The only reason it has survuved was that after two years it was to hard to start.

    Garbage. Nice museum garbage tho

    Like 1
    • Howard A Member

      Hmm, no need to be so glum, Del, remember, in 1954, this was as good as it got. Made for a different time, when 40 mph in this was really flying. America was built with trucks like this, hardly garbage,,,

      Like 4
      • geomechs geomechs Member

        I had a customer who continuously complained that his KW/400 Cummins/15spd was underpowered. Like it wouldn’t pull UP the Monida Pass running 79,000 lbs. in top gear at a constant 75mph. I got so fed up that I told him he should be running an early 50s KW with the super new NH195 and a Spicer 4+4 compound. “Run that for a year,” I told him, “then go back to your 400 with AC, Cruise, Satellite Radio and ATR.” They don’t build them the way they used to; they also don’t build roads the way they used to. But they ALL did the best they could…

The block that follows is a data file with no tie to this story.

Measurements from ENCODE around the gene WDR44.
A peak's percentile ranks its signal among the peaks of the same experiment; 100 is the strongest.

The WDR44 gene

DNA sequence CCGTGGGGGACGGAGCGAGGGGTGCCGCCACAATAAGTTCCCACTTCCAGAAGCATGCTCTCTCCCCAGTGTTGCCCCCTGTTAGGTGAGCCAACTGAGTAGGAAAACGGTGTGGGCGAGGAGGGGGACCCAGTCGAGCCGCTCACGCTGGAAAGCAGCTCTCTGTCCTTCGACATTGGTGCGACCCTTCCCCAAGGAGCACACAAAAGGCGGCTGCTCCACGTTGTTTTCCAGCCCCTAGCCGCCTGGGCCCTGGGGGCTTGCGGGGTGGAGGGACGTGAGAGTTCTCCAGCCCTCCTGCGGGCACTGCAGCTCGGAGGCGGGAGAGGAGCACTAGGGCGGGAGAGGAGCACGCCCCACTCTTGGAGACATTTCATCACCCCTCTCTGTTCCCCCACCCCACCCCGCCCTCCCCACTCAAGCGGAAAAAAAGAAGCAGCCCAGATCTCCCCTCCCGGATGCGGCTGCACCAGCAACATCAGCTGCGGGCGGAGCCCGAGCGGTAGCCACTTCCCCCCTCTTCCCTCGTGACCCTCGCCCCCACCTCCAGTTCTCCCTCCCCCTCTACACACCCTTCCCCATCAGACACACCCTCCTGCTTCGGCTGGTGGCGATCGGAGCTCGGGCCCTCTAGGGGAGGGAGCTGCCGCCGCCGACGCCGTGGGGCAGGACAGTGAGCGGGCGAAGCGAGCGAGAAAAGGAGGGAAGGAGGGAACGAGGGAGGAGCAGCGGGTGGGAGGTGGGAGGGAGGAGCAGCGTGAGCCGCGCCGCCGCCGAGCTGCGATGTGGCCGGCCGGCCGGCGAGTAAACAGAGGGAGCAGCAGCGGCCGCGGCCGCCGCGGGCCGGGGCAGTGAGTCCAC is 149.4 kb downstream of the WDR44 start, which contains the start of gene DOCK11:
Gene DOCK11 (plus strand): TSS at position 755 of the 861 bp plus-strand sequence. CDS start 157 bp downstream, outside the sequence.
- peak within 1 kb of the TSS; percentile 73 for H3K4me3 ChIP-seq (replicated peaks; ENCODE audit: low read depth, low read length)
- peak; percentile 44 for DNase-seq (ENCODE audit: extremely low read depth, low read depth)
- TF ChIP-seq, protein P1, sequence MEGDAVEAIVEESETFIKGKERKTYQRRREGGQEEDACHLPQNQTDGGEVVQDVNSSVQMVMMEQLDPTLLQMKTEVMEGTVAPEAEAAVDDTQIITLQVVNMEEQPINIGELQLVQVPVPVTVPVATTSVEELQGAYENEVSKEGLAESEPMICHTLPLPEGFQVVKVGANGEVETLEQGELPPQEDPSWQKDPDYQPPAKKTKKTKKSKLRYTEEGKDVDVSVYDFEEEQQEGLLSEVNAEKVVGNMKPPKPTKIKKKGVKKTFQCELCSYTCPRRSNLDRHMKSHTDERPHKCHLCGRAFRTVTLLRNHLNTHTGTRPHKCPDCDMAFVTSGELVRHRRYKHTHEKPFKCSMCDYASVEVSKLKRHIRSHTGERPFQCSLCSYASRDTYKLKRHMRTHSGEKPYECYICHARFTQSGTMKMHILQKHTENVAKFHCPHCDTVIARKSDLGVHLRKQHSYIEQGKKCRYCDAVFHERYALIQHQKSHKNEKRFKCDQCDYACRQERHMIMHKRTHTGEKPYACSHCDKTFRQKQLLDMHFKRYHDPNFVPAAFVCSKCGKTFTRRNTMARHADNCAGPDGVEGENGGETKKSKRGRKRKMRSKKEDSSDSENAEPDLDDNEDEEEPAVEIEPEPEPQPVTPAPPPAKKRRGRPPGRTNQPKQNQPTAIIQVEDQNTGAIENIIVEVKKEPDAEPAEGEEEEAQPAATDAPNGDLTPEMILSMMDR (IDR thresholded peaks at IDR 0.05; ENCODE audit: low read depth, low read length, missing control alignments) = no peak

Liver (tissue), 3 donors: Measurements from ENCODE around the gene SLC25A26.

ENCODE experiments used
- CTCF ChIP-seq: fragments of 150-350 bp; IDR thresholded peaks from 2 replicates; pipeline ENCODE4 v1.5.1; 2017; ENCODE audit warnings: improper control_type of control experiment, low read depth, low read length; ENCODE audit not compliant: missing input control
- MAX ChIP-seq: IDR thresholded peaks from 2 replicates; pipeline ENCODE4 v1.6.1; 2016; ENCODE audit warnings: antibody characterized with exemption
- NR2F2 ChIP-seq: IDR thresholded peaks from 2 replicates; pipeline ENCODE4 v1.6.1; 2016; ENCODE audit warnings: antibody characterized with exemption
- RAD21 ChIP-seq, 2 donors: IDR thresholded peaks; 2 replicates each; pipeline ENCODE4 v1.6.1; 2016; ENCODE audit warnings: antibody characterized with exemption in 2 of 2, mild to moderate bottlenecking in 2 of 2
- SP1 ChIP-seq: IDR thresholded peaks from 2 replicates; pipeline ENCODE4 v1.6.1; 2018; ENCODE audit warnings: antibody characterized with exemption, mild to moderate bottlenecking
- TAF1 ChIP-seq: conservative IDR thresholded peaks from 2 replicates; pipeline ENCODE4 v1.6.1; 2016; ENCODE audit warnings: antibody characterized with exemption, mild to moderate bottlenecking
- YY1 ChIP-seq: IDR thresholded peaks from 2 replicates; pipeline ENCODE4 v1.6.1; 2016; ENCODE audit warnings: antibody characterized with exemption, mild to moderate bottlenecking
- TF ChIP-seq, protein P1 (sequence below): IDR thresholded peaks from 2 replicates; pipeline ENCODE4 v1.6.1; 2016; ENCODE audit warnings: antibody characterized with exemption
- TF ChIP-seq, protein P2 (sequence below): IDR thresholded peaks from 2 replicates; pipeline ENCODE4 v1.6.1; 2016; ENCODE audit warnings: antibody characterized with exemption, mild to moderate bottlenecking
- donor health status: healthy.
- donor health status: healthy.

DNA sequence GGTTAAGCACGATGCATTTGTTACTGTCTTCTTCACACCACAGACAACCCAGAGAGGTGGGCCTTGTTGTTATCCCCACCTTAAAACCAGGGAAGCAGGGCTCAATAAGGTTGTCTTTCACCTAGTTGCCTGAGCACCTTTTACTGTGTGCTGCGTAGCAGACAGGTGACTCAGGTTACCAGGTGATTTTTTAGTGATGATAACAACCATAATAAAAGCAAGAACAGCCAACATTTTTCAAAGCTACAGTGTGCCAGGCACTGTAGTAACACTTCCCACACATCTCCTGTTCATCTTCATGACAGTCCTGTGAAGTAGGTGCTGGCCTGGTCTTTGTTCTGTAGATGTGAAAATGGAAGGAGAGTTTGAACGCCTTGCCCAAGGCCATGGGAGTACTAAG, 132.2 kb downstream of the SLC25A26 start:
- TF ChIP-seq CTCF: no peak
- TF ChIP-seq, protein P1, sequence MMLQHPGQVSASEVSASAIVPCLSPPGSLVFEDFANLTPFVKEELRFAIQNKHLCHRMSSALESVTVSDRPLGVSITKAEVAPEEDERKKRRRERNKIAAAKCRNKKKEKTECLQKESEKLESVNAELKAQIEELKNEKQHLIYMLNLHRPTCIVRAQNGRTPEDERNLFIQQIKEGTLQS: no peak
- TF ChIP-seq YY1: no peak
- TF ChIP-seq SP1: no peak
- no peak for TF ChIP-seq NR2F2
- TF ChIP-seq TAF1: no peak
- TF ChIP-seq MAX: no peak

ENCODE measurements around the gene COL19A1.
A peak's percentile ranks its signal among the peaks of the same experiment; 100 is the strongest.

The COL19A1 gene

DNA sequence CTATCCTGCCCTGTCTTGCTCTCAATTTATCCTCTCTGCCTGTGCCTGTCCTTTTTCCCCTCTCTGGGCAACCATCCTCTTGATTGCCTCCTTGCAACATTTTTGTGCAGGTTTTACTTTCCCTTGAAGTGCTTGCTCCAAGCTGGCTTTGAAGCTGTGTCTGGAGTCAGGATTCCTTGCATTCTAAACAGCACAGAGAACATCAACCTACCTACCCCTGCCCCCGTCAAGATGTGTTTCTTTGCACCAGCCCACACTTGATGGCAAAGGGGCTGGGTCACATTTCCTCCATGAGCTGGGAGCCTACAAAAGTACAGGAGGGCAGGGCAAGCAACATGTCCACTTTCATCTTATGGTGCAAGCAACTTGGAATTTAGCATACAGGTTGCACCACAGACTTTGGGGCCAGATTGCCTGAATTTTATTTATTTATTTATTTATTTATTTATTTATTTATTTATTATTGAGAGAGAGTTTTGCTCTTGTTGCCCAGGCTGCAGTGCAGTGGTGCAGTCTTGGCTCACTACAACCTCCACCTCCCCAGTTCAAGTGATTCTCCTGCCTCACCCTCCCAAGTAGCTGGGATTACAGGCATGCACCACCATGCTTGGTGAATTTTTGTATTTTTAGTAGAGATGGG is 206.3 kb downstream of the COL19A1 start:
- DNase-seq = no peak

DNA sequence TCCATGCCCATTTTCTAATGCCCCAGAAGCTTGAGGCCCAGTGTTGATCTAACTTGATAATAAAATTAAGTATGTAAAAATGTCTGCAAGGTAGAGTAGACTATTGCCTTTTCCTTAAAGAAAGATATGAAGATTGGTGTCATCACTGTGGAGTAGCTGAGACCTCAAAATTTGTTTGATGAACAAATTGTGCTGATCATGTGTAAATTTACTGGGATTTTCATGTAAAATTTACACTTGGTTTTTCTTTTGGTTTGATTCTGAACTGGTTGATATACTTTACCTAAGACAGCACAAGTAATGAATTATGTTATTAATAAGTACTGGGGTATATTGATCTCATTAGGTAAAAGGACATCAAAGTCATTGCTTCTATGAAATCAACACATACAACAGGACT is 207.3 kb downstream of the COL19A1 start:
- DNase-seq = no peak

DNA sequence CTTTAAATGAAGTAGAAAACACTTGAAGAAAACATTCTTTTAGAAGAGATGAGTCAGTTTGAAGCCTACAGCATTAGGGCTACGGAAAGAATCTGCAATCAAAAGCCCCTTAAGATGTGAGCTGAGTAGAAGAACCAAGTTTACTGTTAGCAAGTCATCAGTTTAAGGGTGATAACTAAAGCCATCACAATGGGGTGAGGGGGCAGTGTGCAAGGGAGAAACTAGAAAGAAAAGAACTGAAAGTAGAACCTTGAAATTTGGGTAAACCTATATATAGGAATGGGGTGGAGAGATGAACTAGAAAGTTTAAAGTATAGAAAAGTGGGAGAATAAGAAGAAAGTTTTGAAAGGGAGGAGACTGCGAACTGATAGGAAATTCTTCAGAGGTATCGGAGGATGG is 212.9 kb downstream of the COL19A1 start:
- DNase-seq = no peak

Like 3
    • BR

      Speak for yourself Del. Just one man’s unfounded opinion.

      Like 2
  8. BR

    @Geomechs: I remember seeing old KW’s crawling up to Ryegrass Summit from Eastern Washington pulling a train of hay back in the day with a propane powered Hall-Scott 590 and Fuller 5&4’s. Driver’s would be on the hand throttle, and the door propped wide open with their legs crossed. One time I saw a driver eating a sandwich. Those days are long gone too.

    Like 1
    • geomechs geomechs Member

      I remember back in the 60s a lot of big trucks still ran on propane. International R and V line trucks, and some Whites and REOs. I can remember following them through the Marias Pass, the smell of propane exhaust hanging heavy in their wake…

      Like 1
  9. alonelonely

    have you herd of car masters rust to riches? they may be interested in your truck. perhaps you can contact them. just a suggestion.